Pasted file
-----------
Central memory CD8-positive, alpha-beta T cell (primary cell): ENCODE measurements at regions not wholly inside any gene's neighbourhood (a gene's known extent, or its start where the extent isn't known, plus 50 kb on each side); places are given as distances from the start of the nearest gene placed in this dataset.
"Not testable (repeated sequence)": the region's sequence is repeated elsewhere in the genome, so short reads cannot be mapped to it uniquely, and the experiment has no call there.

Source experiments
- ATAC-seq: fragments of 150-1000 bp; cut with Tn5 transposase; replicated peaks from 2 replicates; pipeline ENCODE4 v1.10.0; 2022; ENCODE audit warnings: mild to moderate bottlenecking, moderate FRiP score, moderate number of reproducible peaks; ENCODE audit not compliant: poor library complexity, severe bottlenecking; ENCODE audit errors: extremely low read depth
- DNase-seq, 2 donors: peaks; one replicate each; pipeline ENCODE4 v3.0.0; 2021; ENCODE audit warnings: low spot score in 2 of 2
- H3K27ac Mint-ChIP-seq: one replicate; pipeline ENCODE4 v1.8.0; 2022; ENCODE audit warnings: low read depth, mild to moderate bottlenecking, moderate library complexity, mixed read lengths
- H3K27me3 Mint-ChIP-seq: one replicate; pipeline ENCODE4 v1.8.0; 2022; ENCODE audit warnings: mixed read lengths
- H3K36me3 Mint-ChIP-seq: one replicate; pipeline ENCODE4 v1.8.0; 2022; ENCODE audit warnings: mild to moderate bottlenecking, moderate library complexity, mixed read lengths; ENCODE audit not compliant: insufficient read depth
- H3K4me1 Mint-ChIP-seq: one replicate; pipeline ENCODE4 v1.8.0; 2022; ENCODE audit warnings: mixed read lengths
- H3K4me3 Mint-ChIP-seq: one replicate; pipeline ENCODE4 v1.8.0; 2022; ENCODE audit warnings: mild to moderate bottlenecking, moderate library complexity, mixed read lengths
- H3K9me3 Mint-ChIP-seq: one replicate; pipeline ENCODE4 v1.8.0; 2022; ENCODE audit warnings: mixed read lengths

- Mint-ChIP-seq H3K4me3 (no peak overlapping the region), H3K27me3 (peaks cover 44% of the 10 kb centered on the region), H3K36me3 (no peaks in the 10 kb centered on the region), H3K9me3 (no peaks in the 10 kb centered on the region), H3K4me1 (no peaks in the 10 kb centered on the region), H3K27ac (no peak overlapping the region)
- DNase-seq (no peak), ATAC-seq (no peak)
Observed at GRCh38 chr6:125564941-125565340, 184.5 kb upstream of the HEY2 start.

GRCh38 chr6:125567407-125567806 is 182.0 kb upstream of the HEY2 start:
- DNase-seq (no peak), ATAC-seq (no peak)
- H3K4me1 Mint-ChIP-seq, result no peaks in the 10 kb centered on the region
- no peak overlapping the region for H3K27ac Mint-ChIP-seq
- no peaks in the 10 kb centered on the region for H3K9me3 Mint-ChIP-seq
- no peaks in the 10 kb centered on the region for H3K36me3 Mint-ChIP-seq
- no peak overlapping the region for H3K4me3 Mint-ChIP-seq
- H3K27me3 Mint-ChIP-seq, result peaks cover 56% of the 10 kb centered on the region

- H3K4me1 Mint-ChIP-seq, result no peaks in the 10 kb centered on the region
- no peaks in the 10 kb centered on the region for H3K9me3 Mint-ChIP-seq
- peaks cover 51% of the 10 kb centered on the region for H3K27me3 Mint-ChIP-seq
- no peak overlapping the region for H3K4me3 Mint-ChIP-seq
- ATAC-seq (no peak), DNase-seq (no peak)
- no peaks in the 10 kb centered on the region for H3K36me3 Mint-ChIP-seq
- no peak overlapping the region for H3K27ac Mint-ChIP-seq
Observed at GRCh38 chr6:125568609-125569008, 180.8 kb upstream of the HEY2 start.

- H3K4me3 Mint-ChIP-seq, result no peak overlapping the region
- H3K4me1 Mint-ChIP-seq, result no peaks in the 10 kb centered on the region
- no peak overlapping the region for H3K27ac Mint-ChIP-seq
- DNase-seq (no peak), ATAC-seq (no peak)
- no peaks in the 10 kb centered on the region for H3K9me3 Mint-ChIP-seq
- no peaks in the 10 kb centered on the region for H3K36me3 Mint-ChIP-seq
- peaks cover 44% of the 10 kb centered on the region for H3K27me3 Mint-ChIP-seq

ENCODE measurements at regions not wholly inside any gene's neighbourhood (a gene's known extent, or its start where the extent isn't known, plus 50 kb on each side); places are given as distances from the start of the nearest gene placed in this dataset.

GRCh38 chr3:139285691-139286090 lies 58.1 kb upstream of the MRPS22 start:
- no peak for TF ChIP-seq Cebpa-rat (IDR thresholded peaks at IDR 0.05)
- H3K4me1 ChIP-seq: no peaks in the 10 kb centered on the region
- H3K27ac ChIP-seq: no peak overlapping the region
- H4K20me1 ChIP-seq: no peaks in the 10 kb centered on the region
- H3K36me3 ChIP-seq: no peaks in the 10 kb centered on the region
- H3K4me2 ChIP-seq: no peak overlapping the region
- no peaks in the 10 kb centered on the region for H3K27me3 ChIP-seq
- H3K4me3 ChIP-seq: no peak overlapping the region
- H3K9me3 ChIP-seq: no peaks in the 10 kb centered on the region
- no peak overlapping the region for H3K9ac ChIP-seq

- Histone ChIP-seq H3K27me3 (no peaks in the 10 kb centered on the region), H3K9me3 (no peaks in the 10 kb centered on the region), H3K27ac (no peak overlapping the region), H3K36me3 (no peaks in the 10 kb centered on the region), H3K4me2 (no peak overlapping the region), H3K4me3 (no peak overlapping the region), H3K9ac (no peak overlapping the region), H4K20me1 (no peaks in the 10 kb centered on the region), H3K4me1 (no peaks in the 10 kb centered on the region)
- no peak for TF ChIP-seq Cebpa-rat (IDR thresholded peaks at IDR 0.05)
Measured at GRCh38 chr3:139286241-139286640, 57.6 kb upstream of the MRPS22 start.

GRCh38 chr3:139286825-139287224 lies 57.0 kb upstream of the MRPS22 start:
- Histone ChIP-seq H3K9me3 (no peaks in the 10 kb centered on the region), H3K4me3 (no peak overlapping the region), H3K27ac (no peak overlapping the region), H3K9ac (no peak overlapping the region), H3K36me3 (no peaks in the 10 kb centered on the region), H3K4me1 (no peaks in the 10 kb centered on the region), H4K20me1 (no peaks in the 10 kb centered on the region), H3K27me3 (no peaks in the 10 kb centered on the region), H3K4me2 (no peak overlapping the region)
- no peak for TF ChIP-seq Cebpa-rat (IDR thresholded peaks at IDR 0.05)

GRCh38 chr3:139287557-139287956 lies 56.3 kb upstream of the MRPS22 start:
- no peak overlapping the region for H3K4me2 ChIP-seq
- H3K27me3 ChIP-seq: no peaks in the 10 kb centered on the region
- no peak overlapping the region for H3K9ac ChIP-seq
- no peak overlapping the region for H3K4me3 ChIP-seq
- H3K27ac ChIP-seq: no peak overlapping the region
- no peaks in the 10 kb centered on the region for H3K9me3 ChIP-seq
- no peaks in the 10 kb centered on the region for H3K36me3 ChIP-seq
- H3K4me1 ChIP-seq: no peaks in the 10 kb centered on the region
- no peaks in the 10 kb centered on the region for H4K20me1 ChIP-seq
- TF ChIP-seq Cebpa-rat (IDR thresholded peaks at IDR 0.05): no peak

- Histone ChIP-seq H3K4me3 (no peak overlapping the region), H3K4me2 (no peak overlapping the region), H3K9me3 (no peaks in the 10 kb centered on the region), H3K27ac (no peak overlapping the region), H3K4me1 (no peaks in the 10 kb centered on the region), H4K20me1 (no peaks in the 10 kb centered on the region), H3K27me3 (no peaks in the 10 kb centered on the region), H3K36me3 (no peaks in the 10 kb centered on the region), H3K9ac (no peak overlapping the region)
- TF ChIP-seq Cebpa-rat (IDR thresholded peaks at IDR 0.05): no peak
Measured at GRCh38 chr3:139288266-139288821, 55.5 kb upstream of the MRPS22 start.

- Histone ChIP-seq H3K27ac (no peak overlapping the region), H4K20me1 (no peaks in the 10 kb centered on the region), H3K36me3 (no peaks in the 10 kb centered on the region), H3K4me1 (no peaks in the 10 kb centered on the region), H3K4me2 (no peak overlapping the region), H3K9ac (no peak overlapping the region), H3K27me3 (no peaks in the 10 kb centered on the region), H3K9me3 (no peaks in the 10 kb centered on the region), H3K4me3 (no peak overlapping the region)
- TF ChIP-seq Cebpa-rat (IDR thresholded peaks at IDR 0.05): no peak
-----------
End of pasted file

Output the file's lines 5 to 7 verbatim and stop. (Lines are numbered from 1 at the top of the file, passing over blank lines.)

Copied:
- DNase-seq, 2 donors: peaks; one replicate each; pipeline ENCODE4 v3.0.0; 2021; ENCODE audit warnings: low spot score in 2 of 2
- H3K27ac Mint-ChIP-seq: one replicate; pipeline ENCODE4 v1.8.0; 2022; ENCODE audit warnings: low read depth, mild to moderate bottlenecking, moderate library complexity, mixed read lengths
- H3K27me3 Mint-ChIP-seq: one replicate; pipeline ENCODE4 v1.8.0; 2022; ENCODE audit warnings: mixed read lengths